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Setting Aside of an Arbitral Award on Public Policy Grounds.

3 November, 2011

 

AJU v AJT [2011] SGCA 41

 

 

The recent decision of the Singapore Court of Appeal in AJU v. AJT [2011] SGCA 41 is instructive as to the Courts’ approach to arbitral awards that conflict with public policy in Singapore. This case concerned an interim award upholding the validity of an agreement to withdraw certain criminal complaints in Thailand.
 
The appellant had entered into the agreement with the respondent on 4 February 2008, whereby the appellant agreed, among other things, to withdraw a fraud complaint made to the Thai authorities against some parties. The Thai authorities commenced investigations against the relevant parties for fraud and forgery. Some of these offences were not compoundable under Thai law.
 
In the arbitration, the respondent argued that the agreement was illegal, being contrary to Thai law, and to public policy in both Thailand and Singapore. The arbitral tribunal rejected the respondent’s argument, and rendered an interim award affirming the validity and enforceability of the agreement.
 
The respondent then applied to the High Court, and obtained an order from the judge setting aside the interim award pursuant to Article 34(2)(b)(ii) of the UNCITRAL Model Law on International Commercial Arbitration (the “Model Law”). The judge held that the agreement was intended to stifle the prosecution in Thailand of the offences in the complaint, which were not compoundable under Thai law. The agreement was thus illegal both under Singapore law (the governing law of the agreement) and Thai law (the law of the place of performance).
 
Article 34(2)(b)(ii) of the Model Law provides that an arbitral award may be set aside by the Court only if it is in conflict with the public policy of the state. The Model Law is applicable in Singapore, by operation of section 3 of the International Arbitration Act (Cap. 143A).
 
The Court of Appeal, in allowing the appeal against the High Court’s decision, agreed with the judge that the Court could decide for itself whether the agreement was illegal or contrary to public policy. Should the Court decide that the agreement was tainted with illegality, it would be entitled to set aside the interim award. However, this did not mean that in every case where illegality was invoked with regard to the underlying contract, the Court would be entitled to re-open the arbitral tribunal’s finding that the underlying contract was not illegal.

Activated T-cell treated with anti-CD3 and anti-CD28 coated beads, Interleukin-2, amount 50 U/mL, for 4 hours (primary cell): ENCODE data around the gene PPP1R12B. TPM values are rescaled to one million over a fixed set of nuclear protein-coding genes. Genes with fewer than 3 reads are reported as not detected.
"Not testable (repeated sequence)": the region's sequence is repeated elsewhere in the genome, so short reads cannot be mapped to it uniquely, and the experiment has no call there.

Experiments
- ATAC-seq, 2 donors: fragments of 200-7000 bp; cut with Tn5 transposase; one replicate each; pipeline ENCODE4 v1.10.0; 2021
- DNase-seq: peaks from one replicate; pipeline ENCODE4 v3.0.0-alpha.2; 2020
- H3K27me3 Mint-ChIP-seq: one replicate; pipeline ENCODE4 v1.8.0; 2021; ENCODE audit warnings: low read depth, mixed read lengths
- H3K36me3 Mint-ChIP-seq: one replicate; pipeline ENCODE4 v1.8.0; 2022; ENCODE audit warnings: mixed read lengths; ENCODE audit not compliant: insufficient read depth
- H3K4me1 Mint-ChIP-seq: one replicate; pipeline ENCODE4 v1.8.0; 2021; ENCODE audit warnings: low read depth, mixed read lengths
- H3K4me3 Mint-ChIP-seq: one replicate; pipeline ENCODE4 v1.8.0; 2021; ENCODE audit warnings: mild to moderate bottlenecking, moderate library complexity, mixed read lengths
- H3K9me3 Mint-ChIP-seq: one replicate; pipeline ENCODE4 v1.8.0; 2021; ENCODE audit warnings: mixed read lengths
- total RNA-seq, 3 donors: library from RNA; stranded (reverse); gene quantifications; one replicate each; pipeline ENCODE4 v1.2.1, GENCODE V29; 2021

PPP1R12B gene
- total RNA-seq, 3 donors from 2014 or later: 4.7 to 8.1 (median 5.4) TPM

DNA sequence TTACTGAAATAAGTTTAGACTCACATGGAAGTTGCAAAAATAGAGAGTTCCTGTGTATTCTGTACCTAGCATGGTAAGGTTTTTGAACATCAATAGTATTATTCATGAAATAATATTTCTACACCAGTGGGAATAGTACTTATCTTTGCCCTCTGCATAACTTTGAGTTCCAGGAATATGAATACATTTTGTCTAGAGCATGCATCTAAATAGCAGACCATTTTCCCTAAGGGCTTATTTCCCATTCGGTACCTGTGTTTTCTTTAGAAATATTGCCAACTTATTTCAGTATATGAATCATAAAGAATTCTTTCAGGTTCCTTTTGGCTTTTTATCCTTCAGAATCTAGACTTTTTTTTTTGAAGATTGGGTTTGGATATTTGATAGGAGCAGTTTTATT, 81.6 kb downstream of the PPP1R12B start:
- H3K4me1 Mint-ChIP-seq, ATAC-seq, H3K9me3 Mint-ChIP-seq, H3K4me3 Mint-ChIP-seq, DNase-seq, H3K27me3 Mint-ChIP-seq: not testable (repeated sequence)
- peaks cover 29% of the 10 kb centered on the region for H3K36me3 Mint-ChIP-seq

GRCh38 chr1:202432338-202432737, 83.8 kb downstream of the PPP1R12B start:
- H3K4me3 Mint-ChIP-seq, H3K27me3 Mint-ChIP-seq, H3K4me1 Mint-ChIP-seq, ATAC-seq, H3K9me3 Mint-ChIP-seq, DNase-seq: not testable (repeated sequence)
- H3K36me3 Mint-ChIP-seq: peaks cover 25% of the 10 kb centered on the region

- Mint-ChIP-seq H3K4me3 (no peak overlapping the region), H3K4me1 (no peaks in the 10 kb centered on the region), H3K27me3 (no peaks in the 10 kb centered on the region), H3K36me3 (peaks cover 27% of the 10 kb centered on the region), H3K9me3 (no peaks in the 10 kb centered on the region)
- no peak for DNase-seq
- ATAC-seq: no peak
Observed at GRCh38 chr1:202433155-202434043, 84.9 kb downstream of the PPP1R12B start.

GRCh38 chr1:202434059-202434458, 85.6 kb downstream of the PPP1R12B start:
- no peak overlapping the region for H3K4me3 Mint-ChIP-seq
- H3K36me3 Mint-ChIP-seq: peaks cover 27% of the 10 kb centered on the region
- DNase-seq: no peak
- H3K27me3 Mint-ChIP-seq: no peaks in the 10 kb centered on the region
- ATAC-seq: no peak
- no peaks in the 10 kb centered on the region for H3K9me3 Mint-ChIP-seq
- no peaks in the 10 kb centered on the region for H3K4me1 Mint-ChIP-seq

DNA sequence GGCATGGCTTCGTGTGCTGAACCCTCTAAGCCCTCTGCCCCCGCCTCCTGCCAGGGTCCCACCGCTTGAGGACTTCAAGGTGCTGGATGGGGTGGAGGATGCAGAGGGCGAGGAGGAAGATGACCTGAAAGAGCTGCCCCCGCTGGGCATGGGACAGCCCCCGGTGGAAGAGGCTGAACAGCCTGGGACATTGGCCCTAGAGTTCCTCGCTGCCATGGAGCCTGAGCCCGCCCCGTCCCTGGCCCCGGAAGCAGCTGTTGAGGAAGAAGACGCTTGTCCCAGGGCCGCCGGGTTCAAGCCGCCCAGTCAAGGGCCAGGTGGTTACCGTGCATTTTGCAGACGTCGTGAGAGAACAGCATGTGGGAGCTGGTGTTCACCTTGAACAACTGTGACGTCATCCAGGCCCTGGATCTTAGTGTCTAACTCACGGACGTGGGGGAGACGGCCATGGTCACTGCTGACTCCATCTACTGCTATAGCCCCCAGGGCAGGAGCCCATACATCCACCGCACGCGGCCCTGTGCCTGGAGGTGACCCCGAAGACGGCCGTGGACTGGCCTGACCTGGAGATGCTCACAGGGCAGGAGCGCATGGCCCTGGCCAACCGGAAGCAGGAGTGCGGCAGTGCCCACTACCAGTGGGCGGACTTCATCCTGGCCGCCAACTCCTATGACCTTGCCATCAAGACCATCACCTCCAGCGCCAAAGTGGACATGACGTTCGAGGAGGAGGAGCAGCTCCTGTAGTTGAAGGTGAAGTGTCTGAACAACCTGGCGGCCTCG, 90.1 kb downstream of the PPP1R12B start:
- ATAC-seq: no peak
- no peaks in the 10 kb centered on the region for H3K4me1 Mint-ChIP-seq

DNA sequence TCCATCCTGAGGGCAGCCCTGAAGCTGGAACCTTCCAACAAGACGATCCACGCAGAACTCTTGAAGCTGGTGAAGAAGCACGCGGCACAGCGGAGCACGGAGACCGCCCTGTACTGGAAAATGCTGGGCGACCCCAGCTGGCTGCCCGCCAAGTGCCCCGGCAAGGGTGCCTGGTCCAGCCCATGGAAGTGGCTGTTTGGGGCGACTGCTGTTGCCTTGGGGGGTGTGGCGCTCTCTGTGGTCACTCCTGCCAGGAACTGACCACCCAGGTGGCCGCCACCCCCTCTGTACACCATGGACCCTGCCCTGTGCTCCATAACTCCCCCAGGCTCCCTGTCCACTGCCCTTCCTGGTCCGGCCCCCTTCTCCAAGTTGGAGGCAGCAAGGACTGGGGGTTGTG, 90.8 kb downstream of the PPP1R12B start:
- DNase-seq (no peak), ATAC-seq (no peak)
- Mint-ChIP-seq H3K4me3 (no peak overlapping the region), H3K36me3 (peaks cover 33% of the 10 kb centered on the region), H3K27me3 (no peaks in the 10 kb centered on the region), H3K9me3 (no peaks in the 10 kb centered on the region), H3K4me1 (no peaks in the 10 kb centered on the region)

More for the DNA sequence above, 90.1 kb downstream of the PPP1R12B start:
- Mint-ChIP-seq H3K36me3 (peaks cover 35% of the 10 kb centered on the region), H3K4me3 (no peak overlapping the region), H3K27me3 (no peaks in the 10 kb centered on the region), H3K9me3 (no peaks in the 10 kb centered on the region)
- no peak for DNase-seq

The different conclusions reached by the arbitral tribunal and the High Court judge arose from a different finding of fact. The arbitral tribunal held that a plain reading of the agreement did not disclose illegality, while the High Court judge held that the tribunal should not have taken a literal reading of the words of the agreement, but should instead have considered all the surrounding circumstances pointing to the illegality of the agreement. The Court of Appeal held that the arbitral tribunal did not ignore palpable and indisputable illegality, nor was it so clear that the agreement was tainted by illegality. In the circumstances, the judge was not entitled to reject the arbitral tribunal’s factual findings and to substitute his own findings.
 
The general principle was that even if the tribunal’s findings of law and/or fact were wrong, such errors would not in themselves engage the public policy of Singapore, unless the error of law concerned what the public policy of Singapore was. This was a question of law, and only an error of law in this regard could justify the setting aside of an arbitral award pursuant to Article 34(2)(b)(ii) of the Model Law.
 
 
For further information, please contact:
 
 
Swee Siang Boey, ATMD Bird & Bird
sweesiang.boey@twobirds.com

 

 

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